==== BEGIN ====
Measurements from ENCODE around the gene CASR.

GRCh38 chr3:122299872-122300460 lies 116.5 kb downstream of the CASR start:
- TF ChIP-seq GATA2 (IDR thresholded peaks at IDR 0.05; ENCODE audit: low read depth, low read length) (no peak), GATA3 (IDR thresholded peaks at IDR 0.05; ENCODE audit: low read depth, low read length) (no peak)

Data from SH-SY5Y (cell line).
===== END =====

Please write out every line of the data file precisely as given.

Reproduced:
Measurements from ENCODE around the gene CASR.

GRCh38 chr3:122299872-122300460 lies 116.5 kb downstream of the CASR start:
- TF ChIP-seq GATA2 (IDR thresholded peaks at IDR 0.05; ENCODE audit: low read depth, low read length) (no peak), GATA3 (IDR thresholded peaks at IDR 0.05; ENCODE audit: low read depth, low read length) (no peak)

Data from SH-SY5Y (cell line).